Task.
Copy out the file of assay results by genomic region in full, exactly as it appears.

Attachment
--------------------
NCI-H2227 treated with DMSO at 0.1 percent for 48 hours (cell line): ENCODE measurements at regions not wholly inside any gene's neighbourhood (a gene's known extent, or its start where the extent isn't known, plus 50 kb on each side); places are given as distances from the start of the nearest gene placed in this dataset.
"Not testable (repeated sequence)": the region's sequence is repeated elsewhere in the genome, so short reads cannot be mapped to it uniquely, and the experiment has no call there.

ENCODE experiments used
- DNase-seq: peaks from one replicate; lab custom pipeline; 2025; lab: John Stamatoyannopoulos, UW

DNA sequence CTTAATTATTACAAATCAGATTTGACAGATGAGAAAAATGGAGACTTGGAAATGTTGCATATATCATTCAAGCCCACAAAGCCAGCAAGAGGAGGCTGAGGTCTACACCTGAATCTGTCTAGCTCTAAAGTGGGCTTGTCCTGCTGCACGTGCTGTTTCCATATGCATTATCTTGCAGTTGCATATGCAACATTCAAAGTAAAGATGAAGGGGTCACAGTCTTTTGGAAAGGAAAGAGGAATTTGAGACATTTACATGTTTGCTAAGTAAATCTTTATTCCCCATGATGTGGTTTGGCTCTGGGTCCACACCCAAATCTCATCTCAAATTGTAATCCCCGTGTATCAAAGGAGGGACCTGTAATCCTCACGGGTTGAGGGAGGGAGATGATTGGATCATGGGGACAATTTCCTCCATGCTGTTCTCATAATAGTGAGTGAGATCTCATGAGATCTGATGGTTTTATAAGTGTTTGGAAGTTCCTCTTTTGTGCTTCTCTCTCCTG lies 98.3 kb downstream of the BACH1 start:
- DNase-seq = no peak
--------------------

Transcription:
NCI-H2227 treated with DMSO at 0.1 percent for 48 hours (cell line): ENCODE measurements at regions not wholly inside any gene's neighbourhood (a gene's known extent, or its start where the extent isn't known, plus 50 kb on each side); places are given as distances from the start of the nearest gene placed in this dataset.
"Not testable (repeated sequence)": the region's sequence is repeated elsewhere in the genome, so short reads cannot be mapped to it uniquely, and the experiment has no call there.

ENCODE experiments used
- DNase-seq: peaks from one replicate; lab custom pipeline; 2025; lab: John Stamatoyannopoulos, UW

DNA sequence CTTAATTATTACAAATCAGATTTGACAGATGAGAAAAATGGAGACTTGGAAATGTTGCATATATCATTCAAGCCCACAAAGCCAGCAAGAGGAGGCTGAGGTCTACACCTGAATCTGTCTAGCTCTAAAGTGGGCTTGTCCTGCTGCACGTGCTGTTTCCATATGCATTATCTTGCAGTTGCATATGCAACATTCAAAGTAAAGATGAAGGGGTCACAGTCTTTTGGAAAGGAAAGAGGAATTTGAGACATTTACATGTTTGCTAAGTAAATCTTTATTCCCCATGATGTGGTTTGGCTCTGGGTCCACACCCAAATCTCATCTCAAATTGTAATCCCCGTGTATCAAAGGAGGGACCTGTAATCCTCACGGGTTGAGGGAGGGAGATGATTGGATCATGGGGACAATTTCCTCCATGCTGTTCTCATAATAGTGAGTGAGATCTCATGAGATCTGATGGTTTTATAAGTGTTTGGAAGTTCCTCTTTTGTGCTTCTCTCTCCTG lies 98.3 kb downstream of the BACH1 start:
- DNase-seq = no peak